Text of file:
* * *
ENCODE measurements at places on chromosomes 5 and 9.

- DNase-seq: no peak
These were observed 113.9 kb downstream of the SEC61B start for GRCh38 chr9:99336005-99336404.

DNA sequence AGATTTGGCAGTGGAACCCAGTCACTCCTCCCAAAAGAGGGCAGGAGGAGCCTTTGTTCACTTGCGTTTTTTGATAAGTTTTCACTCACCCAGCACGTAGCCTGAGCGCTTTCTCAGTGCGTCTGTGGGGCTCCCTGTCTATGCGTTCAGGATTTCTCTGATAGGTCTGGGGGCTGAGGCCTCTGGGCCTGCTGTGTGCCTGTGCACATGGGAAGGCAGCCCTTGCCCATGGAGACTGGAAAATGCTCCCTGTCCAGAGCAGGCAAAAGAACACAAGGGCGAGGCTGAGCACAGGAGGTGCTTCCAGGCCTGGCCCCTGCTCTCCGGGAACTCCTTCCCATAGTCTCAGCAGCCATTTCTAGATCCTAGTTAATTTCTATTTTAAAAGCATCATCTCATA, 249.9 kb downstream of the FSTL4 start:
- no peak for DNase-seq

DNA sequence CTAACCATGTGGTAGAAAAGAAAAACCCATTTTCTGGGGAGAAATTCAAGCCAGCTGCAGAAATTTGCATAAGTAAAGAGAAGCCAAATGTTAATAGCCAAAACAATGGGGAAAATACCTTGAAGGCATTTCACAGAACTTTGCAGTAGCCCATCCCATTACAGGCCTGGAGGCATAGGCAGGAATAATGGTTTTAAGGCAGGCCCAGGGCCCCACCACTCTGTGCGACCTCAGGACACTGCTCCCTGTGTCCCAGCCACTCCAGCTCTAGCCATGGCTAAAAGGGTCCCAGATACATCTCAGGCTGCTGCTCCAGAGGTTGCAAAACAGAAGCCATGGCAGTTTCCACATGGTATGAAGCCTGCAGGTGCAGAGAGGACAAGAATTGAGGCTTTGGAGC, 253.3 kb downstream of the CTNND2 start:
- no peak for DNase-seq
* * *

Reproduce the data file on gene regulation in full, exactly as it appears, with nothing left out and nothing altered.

ENCODE measurements at places on chromosomes 5 and 9.

- DNase-seq: no peak
These were observed 113.9 kb downstream of the SEC61B start for GRCh38 chr9:99336005-99336404.

DNA sequence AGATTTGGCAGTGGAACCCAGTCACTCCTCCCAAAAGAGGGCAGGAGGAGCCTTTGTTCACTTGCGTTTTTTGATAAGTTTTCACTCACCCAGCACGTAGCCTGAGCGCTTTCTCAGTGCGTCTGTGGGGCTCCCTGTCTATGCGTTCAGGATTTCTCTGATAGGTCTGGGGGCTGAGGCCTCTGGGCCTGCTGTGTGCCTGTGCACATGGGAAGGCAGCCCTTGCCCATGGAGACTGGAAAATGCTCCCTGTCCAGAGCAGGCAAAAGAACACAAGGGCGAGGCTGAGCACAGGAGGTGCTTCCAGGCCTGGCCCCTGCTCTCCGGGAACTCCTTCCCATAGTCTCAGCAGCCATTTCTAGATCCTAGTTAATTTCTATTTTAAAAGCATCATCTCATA, 249.9 kb downstream of the FSTL4 start:
- no peak for DNase-seq

DNA sequence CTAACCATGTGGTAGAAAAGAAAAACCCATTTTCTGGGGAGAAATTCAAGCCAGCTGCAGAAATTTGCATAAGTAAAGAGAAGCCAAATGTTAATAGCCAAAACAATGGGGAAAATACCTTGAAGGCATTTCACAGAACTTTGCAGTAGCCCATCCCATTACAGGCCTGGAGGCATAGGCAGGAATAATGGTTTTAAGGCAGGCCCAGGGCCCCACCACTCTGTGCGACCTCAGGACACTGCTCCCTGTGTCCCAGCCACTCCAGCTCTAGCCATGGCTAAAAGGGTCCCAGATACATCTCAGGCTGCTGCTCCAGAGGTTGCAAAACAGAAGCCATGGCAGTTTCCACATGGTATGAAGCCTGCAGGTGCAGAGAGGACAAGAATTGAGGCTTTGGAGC, 253.3 kb downstream of the CTNND2 start:
- no peak for DNase-seq